The New Paper to get a makeover - Aug 15, 2008 (ST)
The Straits Times / The Business Times News On SPH
The New Paper to get a makeoverIt marks its 20th anniversary with new look, edgier content; revamped paper out on Sunday.
Aug 15, 2008
The Straits Times
THE New Paper (TNP) will be getting a makeover to mark its 20th anniversary.
The revamped daily, which makes its debut on Sunday, is promising a new look, more sports and edgier columns.
'The paper's brand of purposeful and lively journalism...has evolved over the years,' said editor Ivan Fernandez.
'After 20 years, we have acquired a lot of experience. We want everything we cover - local news, lifestyle or sports - to have street-wise edge.'
Advertisers got a sneak peek at the redesign during a dinner last night at Dempsey Hill.
The paper will feature a new masthead, new fonts and a new colour palette. The masthead, though, will retain TNP's iconic tick.
Mr Fernandez said the colour scheme will change every day, giving it a 'chameleon-like look'.
There are also big changes planned for the inside pages.
A new column called Street Talk will provide commentaries on trends, reports on hot-button issues and interviews with movers and shakers.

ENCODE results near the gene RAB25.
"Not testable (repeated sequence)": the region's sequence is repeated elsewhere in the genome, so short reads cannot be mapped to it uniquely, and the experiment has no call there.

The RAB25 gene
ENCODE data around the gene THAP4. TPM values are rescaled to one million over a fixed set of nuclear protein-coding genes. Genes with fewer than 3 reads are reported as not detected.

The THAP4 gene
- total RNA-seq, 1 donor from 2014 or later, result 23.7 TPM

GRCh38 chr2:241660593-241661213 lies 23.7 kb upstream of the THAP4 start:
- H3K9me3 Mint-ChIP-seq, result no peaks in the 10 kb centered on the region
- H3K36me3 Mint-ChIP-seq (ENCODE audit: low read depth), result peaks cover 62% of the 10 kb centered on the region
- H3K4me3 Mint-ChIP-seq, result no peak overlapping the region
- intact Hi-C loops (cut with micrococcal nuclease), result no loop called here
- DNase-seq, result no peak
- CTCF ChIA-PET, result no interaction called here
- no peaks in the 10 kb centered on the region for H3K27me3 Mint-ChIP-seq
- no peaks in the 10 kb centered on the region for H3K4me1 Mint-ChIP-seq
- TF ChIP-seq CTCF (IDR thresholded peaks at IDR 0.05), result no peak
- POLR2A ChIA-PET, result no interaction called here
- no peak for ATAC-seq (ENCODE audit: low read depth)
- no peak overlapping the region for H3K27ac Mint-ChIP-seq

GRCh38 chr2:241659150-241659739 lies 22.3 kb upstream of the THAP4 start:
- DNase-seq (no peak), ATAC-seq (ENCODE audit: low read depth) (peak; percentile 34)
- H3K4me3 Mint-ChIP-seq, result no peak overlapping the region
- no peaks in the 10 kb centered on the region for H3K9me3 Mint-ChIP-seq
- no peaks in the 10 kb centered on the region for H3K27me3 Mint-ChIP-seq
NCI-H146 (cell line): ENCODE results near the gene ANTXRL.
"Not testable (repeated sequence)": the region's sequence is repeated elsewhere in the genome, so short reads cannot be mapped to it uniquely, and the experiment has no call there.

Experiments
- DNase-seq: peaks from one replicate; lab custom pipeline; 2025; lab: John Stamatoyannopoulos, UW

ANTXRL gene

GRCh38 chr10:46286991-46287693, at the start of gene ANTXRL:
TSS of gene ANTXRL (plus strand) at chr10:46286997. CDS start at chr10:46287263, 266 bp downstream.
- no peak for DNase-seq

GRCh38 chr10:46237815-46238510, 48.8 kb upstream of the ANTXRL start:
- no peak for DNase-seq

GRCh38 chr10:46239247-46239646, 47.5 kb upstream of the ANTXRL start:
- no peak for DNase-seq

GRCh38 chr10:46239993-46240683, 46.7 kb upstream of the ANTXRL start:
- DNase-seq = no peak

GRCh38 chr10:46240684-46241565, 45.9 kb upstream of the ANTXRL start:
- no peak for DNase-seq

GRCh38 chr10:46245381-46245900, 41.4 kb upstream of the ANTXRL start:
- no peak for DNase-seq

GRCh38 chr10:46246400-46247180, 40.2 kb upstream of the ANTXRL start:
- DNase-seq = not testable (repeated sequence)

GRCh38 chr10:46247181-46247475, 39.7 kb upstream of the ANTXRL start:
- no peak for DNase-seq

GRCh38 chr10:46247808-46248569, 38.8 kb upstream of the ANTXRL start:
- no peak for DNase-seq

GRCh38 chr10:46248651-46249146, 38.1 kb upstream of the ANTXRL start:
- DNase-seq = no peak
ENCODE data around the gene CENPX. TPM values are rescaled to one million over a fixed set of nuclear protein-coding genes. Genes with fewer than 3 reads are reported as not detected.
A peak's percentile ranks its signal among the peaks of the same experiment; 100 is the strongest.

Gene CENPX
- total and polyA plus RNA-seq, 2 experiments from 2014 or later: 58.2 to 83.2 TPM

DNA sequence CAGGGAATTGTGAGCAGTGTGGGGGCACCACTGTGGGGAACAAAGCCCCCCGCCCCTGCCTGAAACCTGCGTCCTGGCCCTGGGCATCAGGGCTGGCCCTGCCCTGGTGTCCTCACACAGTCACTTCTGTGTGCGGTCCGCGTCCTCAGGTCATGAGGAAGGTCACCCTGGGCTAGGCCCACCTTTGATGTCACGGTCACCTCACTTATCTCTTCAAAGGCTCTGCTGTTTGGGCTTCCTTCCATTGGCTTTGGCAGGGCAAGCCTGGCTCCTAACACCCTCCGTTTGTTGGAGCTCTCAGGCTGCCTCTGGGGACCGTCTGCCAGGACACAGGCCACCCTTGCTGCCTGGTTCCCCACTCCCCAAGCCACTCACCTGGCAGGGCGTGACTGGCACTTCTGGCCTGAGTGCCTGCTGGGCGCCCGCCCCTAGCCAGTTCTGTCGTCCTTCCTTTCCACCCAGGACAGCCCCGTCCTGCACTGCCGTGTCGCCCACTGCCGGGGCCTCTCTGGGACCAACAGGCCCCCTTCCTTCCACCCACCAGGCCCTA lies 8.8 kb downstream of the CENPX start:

A Harvard-trained economist will write a twice-weekly column called Boston Brahmin, which will tackle normally dry money-related topics in a punchy and easy-to-digest way.
TNP will also expand coverage of lifestyle issues, entertainment and sports - especially soccer.
The paper's London-based soccer journalist Iain Macintosh will be accompanied by a new voice, Ms Alison Ratcliffe. Also based in Britain, she will bring a women's perspective to the English Premier League.
There will also be a Punter's League where readers can pit their prediction skills against one another and win prizes.
Meanwhile, Mr Fernandez said the newspaper plans to build on its strengths, such as human interest stories. He said TNP aspires to convey information to the man in the street in an interesting way.
TNP's readership is 531,000. Its average circulation this year is 112,386 for the Monday to Saturday editions, and 138,565 for Sunday.
The new Sunday edition will offer a magazine-like lifestyle section titled Enjoy, with robust entertainment and lifestyle coverage.
There will also be a section called Inflation Beaters, which will contain tips on how readers can save on their shopping bills. It will be accompanied by two pages of coupons, offering hundreds of dollars in savings.
The response from guests after the presentation last night was positive. They lauded the vibrancy of TNP's new design and colour palette.
'It is quite funky and has more energy,' said Mr Anthony Kang, president of advertising agency Dentsu Singapore.
'I think it can appeal to the young but, at the same time, its essence will remain just as strong, especially in sports and entertainment.'
Others offered equally glowing reviews.
'I like it! It is very colourful, just like a magazine. The different-coloured mastheads are also interesting,' said Ms Lily Chandia Halim, a product marketing manager from Acer Computer (Singapore).
She added: 'I find the new TNP more comprehensive, especially how the content is arranged in its different sections.'